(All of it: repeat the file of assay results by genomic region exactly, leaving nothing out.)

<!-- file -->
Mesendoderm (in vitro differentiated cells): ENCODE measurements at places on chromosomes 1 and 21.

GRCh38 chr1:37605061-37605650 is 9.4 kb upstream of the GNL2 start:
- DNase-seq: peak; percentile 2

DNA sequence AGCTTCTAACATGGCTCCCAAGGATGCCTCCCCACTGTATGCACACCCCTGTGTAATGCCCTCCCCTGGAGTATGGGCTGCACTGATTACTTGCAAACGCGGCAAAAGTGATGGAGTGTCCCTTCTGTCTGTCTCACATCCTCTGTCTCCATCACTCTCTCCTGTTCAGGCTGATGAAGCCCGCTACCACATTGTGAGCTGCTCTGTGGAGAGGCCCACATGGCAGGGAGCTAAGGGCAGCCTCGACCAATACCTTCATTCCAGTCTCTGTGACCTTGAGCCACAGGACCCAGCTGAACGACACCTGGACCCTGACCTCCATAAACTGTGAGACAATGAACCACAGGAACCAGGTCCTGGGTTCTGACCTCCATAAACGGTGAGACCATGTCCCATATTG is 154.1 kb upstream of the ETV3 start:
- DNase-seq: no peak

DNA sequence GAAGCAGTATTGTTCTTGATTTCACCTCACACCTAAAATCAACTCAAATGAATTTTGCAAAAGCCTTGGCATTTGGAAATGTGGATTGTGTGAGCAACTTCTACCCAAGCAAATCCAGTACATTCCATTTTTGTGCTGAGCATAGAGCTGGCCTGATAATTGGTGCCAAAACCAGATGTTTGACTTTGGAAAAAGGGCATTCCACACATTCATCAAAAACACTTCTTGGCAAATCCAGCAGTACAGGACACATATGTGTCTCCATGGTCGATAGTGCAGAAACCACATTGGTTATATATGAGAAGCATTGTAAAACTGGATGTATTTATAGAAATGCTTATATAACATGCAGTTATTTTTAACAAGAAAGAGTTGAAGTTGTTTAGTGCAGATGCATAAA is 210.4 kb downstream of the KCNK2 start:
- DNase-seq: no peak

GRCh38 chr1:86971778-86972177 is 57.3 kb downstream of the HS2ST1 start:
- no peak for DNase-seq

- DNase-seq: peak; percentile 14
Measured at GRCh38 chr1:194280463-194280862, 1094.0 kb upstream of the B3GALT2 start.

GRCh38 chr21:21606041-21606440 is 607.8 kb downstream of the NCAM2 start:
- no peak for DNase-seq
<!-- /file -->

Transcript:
Mesendoderm (in vitro differentiated cells): ENCODE measurements at places on chromosomes 1 and 21.

GRCh38 chr1:37605061-37605650 is 9.4 kb upstream of the GNL2 start:
- DNase-seq: peak; percentile 2

DNA sequence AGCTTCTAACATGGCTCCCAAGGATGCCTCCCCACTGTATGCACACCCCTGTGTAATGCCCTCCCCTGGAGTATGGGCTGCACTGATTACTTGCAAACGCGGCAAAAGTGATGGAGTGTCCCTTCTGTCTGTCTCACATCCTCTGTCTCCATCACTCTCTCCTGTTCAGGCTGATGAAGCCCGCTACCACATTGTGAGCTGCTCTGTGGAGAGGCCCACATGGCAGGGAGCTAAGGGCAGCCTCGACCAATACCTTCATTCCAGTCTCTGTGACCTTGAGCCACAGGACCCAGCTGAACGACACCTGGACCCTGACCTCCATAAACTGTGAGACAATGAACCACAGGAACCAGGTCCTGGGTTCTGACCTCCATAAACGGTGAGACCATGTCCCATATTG is 154.1 kb upstream of the ETV3 start:
- DNase-seq: no peak

DNA sequence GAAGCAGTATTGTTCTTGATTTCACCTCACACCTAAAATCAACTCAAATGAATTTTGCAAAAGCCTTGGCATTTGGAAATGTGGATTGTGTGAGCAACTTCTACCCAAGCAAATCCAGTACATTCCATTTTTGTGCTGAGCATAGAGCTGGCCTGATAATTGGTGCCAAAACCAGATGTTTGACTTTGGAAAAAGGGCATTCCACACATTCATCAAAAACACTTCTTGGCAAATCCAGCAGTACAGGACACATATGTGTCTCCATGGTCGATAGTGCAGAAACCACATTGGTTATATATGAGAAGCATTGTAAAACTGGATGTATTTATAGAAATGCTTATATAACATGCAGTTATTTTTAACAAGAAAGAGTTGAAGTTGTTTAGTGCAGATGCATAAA is 210.4 kb downstream of the KCNK2 start:
- DNase-seq: no peak

GRCh38 chr1:86971778-86972177 is 57.3 kb downstream of the HS2ST1 start:
- no peak for DNase-seq

- DNase-seq: peak; percentile 14
Measured at GRCh38 chr1:194280463-194280862, 1094.0 kb upstream of the B3GALT2 start.

GRCh38 chr21:21606041-21606440 is 607.8 kb downstream of the NCAM2 start:
- no peak for DNase-seq